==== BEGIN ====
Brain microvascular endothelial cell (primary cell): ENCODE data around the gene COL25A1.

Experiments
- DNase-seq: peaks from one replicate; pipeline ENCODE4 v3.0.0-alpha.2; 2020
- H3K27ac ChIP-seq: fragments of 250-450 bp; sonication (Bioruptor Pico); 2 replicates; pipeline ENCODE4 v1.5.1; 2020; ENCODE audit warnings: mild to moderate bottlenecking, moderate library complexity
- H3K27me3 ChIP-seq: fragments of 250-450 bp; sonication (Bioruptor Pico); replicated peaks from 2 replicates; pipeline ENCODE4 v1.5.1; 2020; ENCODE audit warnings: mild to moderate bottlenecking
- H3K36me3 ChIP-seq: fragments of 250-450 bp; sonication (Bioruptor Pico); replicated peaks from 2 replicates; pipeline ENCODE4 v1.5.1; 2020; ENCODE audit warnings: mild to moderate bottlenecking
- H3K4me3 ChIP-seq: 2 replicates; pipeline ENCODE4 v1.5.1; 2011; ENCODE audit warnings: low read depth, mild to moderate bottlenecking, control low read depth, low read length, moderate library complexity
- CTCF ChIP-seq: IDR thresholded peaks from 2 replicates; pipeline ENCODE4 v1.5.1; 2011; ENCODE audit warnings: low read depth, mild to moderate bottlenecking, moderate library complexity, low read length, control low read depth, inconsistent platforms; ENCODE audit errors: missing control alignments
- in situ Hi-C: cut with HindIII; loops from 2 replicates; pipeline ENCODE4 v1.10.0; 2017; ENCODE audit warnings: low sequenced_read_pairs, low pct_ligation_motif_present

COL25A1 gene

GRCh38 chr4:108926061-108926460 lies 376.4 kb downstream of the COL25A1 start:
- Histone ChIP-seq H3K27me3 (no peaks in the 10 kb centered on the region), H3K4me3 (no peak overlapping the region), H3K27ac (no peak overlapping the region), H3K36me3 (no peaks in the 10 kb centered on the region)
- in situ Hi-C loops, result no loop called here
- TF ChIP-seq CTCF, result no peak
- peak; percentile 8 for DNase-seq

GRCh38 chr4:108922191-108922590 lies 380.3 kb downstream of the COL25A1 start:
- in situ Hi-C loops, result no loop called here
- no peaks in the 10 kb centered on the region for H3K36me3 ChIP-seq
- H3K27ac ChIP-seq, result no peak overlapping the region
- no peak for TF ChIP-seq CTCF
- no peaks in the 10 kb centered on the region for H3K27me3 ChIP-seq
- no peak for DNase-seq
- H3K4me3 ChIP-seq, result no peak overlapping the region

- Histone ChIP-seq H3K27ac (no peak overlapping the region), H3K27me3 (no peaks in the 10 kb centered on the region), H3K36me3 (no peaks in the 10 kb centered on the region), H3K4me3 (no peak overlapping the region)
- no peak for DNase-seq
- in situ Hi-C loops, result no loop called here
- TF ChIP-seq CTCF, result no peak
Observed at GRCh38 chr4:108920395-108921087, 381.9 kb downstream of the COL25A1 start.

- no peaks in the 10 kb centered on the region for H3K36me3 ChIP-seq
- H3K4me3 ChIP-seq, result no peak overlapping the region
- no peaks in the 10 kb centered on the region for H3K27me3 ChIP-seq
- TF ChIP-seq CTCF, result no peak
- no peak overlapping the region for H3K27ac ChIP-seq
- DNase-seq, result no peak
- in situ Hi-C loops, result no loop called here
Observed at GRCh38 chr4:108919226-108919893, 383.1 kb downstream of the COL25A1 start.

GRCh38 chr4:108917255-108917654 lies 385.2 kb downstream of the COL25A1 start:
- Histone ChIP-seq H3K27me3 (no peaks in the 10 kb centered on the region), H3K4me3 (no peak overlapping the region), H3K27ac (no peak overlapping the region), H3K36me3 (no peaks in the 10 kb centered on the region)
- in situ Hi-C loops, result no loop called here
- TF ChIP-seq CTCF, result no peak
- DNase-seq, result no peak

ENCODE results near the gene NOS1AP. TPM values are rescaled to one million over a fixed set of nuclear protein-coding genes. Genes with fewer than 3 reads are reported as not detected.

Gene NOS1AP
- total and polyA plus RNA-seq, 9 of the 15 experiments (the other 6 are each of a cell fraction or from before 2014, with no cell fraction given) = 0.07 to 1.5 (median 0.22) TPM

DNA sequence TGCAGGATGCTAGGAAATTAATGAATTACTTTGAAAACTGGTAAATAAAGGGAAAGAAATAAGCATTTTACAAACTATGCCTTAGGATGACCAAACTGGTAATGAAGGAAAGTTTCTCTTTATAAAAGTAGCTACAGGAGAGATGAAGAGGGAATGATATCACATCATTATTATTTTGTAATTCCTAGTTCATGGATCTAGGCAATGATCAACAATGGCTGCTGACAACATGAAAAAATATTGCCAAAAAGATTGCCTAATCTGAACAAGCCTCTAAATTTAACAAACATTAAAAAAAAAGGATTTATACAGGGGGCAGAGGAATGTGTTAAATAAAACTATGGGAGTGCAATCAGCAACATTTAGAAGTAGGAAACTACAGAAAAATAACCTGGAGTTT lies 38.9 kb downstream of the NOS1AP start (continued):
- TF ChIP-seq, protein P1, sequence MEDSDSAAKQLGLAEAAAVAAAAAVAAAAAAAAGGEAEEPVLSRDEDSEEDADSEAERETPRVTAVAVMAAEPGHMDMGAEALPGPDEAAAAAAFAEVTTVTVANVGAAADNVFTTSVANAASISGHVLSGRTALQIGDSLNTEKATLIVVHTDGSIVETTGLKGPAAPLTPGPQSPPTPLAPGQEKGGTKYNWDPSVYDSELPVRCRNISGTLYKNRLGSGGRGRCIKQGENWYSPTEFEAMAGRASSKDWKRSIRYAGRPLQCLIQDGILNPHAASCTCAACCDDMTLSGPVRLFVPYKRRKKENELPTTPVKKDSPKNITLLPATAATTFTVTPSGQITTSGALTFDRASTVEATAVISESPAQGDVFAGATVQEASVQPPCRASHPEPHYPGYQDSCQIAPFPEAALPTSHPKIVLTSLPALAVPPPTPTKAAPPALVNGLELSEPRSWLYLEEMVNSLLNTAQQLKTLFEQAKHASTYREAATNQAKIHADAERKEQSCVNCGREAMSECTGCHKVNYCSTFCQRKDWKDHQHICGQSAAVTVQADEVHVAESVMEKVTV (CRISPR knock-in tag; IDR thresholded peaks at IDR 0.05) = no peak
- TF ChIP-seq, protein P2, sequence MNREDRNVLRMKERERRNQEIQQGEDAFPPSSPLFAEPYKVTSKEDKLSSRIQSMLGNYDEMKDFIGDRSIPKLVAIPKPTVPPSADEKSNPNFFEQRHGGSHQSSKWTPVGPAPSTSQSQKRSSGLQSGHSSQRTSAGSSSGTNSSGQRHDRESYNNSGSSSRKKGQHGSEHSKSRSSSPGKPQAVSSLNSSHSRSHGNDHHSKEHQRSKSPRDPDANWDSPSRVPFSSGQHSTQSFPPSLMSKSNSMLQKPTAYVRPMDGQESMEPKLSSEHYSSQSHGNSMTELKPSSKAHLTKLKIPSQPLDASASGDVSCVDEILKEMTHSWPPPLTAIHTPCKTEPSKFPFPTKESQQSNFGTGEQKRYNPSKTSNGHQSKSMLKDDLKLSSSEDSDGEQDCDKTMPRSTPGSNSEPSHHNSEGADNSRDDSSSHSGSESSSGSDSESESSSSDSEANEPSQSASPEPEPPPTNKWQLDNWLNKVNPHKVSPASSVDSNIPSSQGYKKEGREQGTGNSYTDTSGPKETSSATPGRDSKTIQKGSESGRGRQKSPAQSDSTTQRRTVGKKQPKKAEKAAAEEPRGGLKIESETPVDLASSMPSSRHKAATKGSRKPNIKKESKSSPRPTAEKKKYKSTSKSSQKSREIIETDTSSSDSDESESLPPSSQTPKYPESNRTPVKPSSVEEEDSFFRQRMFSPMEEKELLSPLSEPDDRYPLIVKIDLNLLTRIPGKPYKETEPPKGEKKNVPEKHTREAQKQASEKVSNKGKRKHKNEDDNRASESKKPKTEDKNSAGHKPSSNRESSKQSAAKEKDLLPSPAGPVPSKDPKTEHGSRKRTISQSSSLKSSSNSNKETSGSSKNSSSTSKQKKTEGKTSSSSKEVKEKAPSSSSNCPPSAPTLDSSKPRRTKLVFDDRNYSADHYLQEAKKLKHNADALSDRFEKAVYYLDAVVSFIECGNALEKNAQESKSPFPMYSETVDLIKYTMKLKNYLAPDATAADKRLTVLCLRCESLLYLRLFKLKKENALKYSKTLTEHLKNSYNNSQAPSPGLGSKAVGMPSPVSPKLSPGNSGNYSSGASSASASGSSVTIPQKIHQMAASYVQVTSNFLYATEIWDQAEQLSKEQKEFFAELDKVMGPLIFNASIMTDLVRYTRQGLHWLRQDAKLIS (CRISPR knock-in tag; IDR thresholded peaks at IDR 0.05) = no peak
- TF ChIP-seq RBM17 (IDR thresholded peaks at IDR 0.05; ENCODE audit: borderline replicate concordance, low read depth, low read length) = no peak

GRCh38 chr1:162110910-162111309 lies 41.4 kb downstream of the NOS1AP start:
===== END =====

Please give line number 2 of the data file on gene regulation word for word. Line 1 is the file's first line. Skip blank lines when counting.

Experiments